Bow Thruster Basics

Dean Wiley wileyde at
Wed Mar 4 20:05:43 EST 1998

Wil Andrews wrote:
> Purpose of the Thread
>      If this thread is of interest, it will be because you have a
> bow-thruster on your boat or are
> interested in putting one on your boat.  This will be about how to use the> captnwil at

Having only .001% of the experience of Cap'n Wil and, more importantly,
having limited operational experience with our new bow thruster, I
venture to submit the following early observations:

1. We have fitted a Wesmar 10hp 24VDC bow thruster to our new twin
engine Grand Banks 42 FLOATBOAT..

2. To generate 24 volts a new 8D battery and a "series/parallel switch"
was installed.  We elected to install this in combination with the
port-side engine start battery thus rendering both batteries out of
service for house use since they will support 24 volt potential when the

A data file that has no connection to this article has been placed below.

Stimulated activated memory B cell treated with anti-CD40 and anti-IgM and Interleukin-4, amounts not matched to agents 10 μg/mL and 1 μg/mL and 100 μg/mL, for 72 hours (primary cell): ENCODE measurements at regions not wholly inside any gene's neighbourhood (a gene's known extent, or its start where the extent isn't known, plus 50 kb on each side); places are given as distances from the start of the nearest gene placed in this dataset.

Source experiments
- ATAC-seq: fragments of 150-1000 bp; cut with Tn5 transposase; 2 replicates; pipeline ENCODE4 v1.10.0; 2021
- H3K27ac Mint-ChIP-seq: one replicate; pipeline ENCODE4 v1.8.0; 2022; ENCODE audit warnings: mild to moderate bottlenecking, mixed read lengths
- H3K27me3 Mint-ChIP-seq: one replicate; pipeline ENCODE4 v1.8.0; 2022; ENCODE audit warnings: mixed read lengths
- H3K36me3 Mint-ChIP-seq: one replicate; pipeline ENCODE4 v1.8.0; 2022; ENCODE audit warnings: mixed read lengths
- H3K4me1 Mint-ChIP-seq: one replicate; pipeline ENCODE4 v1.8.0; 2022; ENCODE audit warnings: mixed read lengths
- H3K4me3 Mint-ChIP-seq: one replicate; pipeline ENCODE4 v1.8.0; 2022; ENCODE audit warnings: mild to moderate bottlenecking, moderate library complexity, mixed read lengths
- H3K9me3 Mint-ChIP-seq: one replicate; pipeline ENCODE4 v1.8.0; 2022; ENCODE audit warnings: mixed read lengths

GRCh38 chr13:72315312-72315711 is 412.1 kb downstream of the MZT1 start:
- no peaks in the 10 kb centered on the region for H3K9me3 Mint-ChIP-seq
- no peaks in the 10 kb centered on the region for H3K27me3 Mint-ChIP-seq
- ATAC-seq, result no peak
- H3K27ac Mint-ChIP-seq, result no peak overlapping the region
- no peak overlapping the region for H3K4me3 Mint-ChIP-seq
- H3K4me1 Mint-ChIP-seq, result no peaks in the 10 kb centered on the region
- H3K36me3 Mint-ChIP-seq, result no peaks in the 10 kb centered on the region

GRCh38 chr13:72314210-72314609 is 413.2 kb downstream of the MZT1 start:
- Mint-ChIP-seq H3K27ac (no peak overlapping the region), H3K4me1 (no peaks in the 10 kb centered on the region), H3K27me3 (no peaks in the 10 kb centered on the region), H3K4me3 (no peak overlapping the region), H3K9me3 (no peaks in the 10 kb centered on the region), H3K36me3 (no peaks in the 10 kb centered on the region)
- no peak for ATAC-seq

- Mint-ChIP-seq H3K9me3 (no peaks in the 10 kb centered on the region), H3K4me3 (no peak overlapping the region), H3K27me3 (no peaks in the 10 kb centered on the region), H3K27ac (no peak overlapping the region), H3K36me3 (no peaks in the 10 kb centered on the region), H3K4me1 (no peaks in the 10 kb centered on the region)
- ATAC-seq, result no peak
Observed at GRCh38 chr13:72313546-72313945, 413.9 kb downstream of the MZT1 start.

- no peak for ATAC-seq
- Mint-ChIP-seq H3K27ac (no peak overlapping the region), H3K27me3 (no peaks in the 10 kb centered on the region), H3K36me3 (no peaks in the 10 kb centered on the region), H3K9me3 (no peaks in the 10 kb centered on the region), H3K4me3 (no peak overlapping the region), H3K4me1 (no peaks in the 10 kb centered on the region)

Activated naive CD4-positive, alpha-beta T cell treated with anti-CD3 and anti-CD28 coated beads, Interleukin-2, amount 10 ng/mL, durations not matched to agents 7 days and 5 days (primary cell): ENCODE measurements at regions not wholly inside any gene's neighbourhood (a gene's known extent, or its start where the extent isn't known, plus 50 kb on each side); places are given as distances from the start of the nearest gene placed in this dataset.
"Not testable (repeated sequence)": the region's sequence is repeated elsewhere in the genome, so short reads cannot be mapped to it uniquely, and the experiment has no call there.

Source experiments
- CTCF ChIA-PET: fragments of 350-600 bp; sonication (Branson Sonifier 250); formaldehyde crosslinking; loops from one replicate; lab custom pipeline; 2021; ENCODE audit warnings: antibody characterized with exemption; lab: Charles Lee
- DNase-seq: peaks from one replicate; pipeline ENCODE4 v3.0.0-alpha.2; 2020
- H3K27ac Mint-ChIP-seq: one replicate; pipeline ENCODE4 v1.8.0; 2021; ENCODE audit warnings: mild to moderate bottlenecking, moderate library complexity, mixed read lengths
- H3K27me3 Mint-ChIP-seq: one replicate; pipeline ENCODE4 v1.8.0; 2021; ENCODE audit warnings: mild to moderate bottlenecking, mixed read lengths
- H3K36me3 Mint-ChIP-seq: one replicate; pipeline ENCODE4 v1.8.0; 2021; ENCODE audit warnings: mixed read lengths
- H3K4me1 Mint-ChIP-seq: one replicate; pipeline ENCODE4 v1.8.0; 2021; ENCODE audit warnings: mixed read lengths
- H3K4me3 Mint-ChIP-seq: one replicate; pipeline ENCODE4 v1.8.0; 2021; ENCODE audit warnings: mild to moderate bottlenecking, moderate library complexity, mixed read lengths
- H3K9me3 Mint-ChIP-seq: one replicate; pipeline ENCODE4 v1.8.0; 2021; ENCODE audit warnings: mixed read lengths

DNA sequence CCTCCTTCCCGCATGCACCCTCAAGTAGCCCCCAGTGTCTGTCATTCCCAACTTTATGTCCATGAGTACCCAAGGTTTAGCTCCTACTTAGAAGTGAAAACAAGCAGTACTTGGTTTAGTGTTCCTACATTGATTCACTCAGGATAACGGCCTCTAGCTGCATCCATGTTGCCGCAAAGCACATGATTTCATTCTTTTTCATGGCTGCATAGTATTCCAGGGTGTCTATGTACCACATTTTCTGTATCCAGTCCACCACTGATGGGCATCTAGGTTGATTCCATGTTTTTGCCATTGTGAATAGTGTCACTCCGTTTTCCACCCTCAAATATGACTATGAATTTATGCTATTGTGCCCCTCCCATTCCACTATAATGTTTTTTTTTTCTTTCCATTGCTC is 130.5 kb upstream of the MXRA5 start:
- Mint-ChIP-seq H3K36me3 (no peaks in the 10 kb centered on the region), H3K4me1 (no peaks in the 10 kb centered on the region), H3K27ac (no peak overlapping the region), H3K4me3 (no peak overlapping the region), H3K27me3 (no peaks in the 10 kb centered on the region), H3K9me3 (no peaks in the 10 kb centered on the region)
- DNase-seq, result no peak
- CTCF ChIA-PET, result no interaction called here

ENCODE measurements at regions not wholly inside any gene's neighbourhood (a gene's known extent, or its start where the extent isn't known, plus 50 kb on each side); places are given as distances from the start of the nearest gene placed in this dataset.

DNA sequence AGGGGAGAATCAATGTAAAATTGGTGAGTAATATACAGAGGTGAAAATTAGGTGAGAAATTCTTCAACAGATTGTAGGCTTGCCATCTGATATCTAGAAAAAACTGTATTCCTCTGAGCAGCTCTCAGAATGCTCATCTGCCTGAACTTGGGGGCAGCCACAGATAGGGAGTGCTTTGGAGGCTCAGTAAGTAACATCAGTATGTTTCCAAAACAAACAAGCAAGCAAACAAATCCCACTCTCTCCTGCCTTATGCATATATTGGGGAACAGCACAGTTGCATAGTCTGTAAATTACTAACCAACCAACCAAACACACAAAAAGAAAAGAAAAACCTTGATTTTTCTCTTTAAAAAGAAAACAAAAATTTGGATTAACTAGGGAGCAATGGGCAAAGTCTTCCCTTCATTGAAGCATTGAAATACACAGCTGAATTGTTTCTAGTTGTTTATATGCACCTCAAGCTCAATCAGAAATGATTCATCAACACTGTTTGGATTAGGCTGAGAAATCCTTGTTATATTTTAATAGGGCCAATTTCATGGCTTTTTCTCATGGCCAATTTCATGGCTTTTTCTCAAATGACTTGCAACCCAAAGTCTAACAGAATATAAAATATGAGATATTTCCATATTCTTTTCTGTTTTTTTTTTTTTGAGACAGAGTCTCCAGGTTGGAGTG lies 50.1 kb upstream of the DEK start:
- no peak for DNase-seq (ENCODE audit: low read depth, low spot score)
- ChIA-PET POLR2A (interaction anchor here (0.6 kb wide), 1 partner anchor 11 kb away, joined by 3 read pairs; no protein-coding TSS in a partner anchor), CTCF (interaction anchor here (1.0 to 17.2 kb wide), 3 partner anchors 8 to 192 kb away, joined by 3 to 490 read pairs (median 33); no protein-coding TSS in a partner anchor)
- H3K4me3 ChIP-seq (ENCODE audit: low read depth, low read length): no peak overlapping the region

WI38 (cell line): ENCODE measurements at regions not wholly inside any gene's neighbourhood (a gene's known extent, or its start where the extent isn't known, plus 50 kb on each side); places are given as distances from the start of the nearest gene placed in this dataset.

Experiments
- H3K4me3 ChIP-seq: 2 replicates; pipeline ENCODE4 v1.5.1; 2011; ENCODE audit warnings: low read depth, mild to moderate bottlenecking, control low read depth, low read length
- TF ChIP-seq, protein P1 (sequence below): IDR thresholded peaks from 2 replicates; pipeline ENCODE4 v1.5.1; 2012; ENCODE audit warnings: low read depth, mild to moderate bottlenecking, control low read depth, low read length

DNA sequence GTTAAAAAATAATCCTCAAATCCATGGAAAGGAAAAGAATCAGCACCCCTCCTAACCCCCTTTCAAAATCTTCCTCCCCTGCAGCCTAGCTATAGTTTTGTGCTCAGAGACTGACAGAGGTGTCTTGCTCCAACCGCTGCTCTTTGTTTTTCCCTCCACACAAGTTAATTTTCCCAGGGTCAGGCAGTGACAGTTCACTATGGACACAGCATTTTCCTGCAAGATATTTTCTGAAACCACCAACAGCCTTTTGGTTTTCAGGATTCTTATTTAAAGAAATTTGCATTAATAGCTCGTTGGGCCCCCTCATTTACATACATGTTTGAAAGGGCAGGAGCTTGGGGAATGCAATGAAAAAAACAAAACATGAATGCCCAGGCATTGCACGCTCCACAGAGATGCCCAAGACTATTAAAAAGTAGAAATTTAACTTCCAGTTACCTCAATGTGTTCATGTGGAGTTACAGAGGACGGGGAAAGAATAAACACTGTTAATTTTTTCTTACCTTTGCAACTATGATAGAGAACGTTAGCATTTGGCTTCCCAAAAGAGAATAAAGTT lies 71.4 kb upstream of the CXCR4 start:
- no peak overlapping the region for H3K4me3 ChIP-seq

switch to use the bow thruster is engaged.  Another 3 8D batteries feed
the inverter and starboard engine, but that is another story.

3.  The boat can parallel park.  In the example of a port side tie up,
one can leave the dock by putting the starboard shifter forward, the
port in reverse, engage the bow thruster to starboard and move to
starboard parallel to the dock.  I imagine the best benefits to be: a.
pushing off a lock wall, leaving a parallel docking situation forwards
rather than rearwards, and overcoming onshore winds that pin the boat to
the dock.  Mounting the dock is the converse of the foregoing.  Backing
in a slip with offshore pilings to hold the bow lines is also easy to
manage by using the thruster to lay the bow along side each piling in

4. The duty cycle of the thruster guaranteed by the manufacturer is 1.5
minutes.  We have come close to this in limited testing but have not yet
found a need for the thruster that exceeds about 10 seconds.

5. When we get more familiar with the equipment, we imagine that the
thruster will help us to round tight corners, teach us to leave the dock
with greater ease in forward or reverse and allow us to overcome the
rare "emergence situation" where the boat is suddenly blown or carried
by current in an unexpected direction.

First impressions are positive.

Dean Wiley

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